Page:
Espejo, M., Magabo, S., Rivera-Castro, A., Faiz, M., Ramirez, L., Robles, C., Shabarek, T., Shariff, M. A., & Kanna, B. (2018). Qualitative study of knowledge, perception, and behavior related to hypertension and cardiovascular disease risk reduction among hypertensive African-Americans in urban inner City of South Bronx, New York. Journal of Racial and Ethnic Health Disparities, 6(1), 197–206.

Fischer, J. M., Kandil, F.-I., Kessler, C. S., Nayeri, L., Zager, L. S., Rocabado Hennhöfer, T., Steckhan, N., Koppold-Liebscher, D. A., Bringmann, H. C., Schäfer, T., Michalsen, A., & Jeitler, M. (2022). Stress reduction by yoga versus mindfulness training in adults suffering from distress: A three-armed randomized controlled trial including qualitative Interviews (RELAX Study). Journal of Clinical Medicine, 11(19), 5680.

Fuchs, F. D., & Whelton, P. K. (2020). High blood pressure and cardiovascular disease. Hypertension, 75(2), 285–292.

Healthy People 2030. (n.d.). Nutrition and healthy eating – Healthy People 2030 |

Mayo Clinic. (2021). High blood pressure (hypertension) – Diagnosis and treatment.

Santana, S., Brach, C., Harris, L., Ochiai, E., Blakey, C., Bevington, F., Kleinman, D., & Pronk, N. (2021). Updating health literacy for healthy people 2030: Defining its importance for a new decade in public health. Journal of Public Health Management and Practice: JPHMP, 27(6).

Schultchen, D., Reichenberger, J., Mittl, T., Weh, T. R. M., Smyth, J. M., Blechert, J., & Pollatos, O. (2019). Bidirectional relationship of stress and affect with physical activity and healthy eating. British Journal of Health Psychology, 24(2), 315–333.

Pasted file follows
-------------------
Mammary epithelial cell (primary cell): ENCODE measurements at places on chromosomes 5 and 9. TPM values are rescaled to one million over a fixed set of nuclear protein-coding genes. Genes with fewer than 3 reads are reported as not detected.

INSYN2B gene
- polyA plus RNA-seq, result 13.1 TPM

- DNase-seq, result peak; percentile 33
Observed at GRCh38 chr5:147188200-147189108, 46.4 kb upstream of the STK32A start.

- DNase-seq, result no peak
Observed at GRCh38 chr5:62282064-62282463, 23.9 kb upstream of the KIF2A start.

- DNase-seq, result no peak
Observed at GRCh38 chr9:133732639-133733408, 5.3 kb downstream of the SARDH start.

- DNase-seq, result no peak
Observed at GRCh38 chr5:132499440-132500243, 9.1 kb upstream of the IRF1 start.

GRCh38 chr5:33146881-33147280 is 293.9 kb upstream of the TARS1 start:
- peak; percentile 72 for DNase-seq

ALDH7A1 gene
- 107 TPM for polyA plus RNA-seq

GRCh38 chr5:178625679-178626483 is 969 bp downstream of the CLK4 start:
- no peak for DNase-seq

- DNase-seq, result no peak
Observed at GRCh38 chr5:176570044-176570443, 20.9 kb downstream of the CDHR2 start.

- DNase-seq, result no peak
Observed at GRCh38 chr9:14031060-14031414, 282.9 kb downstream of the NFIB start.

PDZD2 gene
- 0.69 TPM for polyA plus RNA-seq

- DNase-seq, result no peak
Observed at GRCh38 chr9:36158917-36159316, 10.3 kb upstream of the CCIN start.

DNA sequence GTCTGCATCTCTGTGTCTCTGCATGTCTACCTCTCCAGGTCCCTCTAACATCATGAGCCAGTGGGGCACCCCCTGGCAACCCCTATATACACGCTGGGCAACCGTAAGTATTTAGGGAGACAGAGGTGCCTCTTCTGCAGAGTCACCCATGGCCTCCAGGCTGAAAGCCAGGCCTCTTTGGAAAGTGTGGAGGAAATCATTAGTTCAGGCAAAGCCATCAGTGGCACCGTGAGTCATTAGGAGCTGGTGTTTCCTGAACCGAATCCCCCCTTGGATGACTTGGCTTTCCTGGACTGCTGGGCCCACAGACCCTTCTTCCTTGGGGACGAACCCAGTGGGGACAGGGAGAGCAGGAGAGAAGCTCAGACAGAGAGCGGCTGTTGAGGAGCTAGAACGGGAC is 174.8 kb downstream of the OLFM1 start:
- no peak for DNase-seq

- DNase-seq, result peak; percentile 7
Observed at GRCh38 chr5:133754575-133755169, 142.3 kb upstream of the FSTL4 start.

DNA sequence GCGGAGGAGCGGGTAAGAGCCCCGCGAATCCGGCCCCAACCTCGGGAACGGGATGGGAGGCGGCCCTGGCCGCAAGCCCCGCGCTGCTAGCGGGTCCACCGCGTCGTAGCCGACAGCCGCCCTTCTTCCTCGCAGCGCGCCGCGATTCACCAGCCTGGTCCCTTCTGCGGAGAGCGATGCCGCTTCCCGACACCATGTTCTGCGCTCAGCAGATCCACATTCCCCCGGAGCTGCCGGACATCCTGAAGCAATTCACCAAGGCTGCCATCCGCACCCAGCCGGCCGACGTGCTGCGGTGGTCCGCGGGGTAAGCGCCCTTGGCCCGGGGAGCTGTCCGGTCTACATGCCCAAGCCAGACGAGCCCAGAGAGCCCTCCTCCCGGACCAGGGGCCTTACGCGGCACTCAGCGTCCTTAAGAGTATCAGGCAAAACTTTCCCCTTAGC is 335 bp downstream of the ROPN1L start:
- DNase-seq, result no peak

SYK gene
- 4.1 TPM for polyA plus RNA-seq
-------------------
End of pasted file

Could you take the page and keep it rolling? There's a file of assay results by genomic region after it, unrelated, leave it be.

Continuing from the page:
Schwalm, J.-D., McCready, T., Lopez-Jaramillo, P., Yusoff, K., Attaran, A., Lamelas, P., Camacho, P. A., Majid, F., Bangdiwala, S. I., Thabane, L., Islam, S., McKee, M., & Yusuf, S. (2019). A community-based comprehensive intervention to reduce cardiovascular risk in hypertension (HOPE 4): A cluster-randomized controlled trial. The Lancet, 394(10205), 1231–1242.

Shah, S. M., & Khan, R. A. (2020). Secondary use of electronic health Record: Opportunities and Challenges. IEEE Access, 1–1.

Swan, B. A., Haas, S., & Jessie, A. T. (2019). Care coordination: Roles of registered nurses across the care continuum. Nursing Economics, 37(6), 317–323.

Zhou, B., Perel, P., Mensah, G. A., & Ezzati, M. (2021). Global epidemiology, health burden and effective interventions for elevated blood pressure and hypertension. Nature Reviews Cardiology, 18.

Claim Your 20% OFF Coupon Code

Welcome — Get your discount offer by providing your email address below
This offer is valid for new customers only.